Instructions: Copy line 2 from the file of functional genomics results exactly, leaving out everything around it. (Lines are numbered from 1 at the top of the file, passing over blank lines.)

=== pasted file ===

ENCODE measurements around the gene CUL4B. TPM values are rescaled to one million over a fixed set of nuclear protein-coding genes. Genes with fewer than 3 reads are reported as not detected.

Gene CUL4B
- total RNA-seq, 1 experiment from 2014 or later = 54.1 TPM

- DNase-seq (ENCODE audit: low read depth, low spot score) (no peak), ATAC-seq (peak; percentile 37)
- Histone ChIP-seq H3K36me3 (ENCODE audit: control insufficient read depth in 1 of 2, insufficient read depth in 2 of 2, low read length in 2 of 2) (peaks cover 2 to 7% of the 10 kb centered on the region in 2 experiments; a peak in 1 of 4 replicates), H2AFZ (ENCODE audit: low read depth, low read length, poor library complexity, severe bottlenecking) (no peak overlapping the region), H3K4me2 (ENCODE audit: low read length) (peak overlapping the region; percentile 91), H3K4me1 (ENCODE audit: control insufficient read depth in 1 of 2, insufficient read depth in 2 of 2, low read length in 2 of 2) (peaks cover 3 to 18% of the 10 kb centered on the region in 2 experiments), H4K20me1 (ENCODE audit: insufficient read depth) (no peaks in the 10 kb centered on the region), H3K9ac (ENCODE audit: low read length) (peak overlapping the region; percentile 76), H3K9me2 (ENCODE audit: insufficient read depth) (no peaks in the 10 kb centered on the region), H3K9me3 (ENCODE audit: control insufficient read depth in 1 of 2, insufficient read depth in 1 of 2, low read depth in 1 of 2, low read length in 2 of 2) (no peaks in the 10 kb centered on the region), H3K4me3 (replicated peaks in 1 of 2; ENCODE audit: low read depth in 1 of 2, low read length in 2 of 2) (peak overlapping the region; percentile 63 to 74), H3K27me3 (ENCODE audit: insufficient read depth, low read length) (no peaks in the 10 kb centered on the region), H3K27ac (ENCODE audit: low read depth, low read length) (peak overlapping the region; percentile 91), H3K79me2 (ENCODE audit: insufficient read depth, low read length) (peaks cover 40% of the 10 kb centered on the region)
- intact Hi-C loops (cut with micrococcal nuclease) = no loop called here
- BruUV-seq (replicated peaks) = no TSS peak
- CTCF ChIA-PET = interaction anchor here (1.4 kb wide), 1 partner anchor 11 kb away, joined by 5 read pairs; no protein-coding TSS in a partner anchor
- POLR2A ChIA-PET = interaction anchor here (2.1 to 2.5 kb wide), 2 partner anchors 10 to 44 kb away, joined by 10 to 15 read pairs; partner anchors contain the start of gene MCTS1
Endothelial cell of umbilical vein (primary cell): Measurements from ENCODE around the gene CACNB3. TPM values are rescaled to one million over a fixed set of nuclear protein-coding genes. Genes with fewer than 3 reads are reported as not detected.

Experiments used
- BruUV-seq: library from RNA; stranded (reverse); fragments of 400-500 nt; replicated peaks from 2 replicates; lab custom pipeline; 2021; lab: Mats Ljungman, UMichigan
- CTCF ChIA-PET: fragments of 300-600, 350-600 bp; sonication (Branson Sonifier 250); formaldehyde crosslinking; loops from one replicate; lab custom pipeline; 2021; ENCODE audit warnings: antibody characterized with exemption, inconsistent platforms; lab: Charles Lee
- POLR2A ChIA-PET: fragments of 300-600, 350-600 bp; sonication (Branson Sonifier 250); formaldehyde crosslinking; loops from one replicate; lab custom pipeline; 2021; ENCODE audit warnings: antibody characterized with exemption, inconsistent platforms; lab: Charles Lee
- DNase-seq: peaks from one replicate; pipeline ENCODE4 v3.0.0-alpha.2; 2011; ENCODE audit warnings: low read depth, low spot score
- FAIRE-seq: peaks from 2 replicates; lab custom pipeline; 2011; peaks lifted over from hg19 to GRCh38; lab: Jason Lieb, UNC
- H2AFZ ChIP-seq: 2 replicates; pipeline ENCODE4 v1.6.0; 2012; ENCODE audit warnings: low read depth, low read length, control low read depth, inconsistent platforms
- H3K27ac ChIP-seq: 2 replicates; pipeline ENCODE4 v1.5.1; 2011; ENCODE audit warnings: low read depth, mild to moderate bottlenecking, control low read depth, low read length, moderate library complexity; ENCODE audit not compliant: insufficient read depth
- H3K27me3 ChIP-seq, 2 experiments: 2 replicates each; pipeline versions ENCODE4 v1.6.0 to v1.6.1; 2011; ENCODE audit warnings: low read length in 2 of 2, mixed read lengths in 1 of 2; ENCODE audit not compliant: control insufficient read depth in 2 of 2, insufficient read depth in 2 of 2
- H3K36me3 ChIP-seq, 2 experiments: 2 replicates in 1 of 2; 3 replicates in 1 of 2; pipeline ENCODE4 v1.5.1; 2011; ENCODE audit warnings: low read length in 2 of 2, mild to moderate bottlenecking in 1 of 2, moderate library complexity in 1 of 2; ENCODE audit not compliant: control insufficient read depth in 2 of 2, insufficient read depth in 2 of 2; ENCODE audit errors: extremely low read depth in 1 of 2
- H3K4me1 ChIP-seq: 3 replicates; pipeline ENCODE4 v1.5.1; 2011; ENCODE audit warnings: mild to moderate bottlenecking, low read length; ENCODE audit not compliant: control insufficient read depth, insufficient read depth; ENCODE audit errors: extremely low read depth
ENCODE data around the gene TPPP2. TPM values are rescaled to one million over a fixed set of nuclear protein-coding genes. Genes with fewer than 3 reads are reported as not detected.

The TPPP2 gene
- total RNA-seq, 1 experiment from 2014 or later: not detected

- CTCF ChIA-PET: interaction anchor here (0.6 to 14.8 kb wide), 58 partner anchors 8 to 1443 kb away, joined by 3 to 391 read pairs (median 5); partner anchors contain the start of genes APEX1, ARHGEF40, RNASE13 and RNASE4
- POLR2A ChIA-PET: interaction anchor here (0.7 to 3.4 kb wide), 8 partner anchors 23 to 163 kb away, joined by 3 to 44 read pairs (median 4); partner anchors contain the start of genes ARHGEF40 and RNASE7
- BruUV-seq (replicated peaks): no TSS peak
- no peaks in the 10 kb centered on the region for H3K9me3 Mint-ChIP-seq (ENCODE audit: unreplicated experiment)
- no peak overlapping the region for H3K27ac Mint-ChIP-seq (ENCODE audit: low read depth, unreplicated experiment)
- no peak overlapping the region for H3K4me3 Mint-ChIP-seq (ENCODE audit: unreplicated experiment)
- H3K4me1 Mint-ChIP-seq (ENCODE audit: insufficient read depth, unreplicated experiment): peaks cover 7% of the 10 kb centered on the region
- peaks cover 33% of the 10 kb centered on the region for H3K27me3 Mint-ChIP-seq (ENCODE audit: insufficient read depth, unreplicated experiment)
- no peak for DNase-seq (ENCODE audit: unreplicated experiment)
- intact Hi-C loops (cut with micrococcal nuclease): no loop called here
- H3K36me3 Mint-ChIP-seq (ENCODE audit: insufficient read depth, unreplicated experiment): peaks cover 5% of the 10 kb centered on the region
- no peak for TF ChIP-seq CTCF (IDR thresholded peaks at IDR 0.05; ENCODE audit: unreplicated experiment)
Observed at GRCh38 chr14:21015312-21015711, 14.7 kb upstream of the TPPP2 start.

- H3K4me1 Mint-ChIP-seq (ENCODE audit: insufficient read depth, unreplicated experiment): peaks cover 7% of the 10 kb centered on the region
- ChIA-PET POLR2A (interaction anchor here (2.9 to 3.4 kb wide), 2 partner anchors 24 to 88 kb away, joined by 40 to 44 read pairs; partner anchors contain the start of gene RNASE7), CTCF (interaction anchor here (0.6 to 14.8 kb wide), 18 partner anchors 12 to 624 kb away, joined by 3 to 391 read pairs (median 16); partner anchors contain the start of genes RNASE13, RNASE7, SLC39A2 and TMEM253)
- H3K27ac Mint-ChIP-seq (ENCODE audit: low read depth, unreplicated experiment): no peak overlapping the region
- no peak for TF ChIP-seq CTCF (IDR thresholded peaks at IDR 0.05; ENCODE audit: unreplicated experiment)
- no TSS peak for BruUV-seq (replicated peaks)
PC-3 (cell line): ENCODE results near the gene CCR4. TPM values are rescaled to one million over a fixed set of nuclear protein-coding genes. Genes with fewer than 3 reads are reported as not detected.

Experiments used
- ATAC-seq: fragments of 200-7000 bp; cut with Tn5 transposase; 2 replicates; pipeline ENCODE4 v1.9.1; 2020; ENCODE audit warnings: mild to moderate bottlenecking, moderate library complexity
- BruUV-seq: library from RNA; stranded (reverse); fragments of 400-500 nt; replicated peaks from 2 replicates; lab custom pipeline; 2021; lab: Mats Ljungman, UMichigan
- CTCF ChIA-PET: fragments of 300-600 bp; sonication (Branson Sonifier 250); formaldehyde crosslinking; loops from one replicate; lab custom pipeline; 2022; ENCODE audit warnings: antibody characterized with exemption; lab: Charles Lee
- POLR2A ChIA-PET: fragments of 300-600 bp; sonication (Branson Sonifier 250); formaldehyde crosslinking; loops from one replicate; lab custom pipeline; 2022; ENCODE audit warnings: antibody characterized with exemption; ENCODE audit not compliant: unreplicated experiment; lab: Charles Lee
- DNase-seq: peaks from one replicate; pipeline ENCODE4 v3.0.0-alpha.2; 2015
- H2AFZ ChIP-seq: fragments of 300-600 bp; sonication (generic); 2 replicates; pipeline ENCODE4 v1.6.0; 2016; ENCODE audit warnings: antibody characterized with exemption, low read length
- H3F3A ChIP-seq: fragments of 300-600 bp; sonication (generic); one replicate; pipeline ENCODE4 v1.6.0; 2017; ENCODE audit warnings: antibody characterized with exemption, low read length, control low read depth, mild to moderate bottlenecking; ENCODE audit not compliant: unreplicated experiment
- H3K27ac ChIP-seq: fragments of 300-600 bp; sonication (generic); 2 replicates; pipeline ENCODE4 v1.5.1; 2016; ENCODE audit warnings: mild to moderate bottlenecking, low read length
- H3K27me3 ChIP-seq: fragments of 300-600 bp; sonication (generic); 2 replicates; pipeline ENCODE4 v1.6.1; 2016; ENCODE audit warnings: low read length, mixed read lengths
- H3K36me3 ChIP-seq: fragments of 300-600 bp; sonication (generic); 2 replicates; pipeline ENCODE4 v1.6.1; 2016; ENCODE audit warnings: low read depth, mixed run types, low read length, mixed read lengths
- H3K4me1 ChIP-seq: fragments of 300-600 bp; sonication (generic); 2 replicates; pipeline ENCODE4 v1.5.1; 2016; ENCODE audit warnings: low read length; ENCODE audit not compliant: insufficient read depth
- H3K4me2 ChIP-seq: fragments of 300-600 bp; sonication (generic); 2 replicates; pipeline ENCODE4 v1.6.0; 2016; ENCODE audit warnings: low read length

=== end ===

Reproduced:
Gene CUL4B